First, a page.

Educational Resources

K-12 Classroom Lessons | Elementary School | Lesson Plan: American Experience With British Soldiers

Introduction

Authors: Glenn Johnston and Johanna Seymour, Education Consultants, Maryland Military Historical Society
Grade Level: Upper Elementary
Duration: One 40-Minute Class Period

This lesson allows upper elementary school students to examine the American experiences of and perspectives of British soldiers during the War of 1812 in Maryland. Working in pairs, students will inspect primary sources- a letter, a political cartoon, a color sketch drawing, a painting and a receipt. For assessment, students will write a few sentences about these experiences and perceptions.

Objectives

At the conclusion of this block of instruction:

  1. Students will be able to write a few sentences about American experiences of and perspectives of British soldiers during the War of 1812 in Maryland based on primary resources.
  2. Students will learn to examine various primary sources such as a letter, a political cartoon, a color sketch drawing, a painting and a receipt..

Procedure

  • Step 1: Introduction to Primary Sources/Studying Illiterate Individuals (5 Minutes)
    We have few journals or letters written or images created by regular British soldiers fighting in Maryland during the war. Most of what we know about them was written by others. Explain to students that they are going to explore primary sources written by Maryland citizens during the War of 1812 to better understand British soldiers and answer the following questions, “What are primary sources?” “How do we study what they did and thought?” What are the issues about studying illiterate groups?” “What is bias?” “Are there photographs of these soldiers? How can we determine what they wore/looked like?” “Is it fair or unfair to study groups of people who did not write their stories?”
  • Step 2: Lesson Rationale (1 Minute)
    Explain to students that they are going to analysis primary sources from the War of 1812 to research how Americans viewed British soldiers.
  • Step 3: Framing the learning activity. (5 Minutes)
    Ask students questions about the War of 1812: “What is a soldier?” “Why might someone from England want to join the British Army?” “For someone who was very poor, why might being man prefer becoming a soldier than working in an English factory or as a tenant farmer on a large estate?” “What would be the advantages and disadvantages of serving away from home?” “How might these soldiers differ from American soldiers fighting in Maryland?” “How do you think that Americans viewed British soldiers?”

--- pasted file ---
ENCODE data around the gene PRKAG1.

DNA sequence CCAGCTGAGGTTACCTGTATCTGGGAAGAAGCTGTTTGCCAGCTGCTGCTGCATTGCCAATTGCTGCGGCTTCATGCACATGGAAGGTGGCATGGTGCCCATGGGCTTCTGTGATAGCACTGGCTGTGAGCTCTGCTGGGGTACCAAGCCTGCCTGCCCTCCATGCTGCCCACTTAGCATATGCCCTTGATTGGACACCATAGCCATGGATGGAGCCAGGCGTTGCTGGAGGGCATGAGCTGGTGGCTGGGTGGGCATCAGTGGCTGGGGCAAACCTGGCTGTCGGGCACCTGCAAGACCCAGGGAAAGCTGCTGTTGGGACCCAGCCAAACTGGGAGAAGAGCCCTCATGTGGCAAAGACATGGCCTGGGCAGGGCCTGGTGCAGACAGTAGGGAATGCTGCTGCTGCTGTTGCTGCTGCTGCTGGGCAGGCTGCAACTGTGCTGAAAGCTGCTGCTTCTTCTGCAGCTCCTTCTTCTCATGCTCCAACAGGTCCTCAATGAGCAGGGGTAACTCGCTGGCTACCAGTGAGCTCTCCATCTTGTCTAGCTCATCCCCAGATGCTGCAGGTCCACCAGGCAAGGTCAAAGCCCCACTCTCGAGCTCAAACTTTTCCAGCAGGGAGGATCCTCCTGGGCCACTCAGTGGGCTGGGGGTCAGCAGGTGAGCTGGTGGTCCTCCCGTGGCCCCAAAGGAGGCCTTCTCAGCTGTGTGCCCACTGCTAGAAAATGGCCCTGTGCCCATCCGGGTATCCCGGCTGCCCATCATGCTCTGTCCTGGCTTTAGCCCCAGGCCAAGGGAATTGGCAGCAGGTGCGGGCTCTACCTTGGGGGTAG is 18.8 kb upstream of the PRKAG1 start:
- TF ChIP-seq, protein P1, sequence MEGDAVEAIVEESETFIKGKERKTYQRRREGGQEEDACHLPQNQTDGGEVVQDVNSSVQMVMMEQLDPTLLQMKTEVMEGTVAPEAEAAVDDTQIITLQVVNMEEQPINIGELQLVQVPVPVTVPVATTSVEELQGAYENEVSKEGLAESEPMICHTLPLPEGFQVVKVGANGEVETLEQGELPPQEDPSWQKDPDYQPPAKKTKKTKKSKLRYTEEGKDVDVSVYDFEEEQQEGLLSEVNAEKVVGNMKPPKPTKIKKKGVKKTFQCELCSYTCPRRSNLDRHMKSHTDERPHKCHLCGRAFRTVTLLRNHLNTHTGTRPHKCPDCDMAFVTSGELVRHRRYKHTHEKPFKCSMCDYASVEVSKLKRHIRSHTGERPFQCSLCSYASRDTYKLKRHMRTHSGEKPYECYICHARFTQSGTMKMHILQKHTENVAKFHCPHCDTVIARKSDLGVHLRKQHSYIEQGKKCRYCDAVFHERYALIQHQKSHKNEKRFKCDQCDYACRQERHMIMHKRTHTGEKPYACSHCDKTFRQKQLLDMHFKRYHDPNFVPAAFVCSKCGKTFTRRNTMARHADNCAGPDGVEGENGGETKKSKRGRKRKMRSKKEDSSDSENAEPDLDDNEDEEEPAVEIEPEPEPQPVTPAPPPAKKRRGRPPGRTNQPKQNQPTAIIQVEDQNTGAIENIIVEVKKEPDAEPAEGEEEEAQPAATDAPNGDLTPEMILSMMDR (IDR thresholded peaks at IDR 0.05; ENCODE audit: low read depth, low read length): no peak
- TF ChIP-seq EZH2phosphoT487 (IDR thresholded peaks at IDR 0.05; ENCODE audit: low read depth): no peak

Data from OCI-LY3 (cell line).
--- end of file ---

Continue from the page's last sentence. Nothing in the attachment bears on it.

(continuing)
• Step 4: Pair and Share Activity (20-25 Minutes)
    In pairs give students Resource Sheets #1-6 and the Vocabulary sheet. Instruct them to write their answers on Resource Sheet #6. Allow them to ask questions.
  • Step 5: Synthesis of learning and assessment (5-10 minutes)
    Discuss your findings as a group. Assign the homework (located on Resource Sheet #6).

Standards

National History Standards

United States Era 4
Expansion and Reform (1801-1861)

Standard 1A- The student understands the international background and consequences of the Louisiana Purchase, the War of 1812, and the Monroe Doctrine.

Maryland State Curriculum Standards for United States History

Grade 4

Standard 5.0 History
Topic C. Conflict between Ideas and Institutions
Indicator 2. Explain the political, cultural, economic and social changes in Maryland during the early 1800’s.
Objective a. Describe Maryland’s role during the War of 1812.

Standard 6.0 Social Studies Skills and Processes
Topic A. Read to Learn and Construct Meaning about Social Studies
Indicator 1. Use appropriate strategies and opportunities to increase understandings of social studies vocabulary.
Objective a. Acquire and apply new vocabulary through investigating, listening, independent reading and discussing a variety of print and non-print sources.
d. Use new vocabulary in speaking and writing to gain and extend content knowledge and clarify expression.
Indicator 2. Use strategies to prepare for reading (before reading)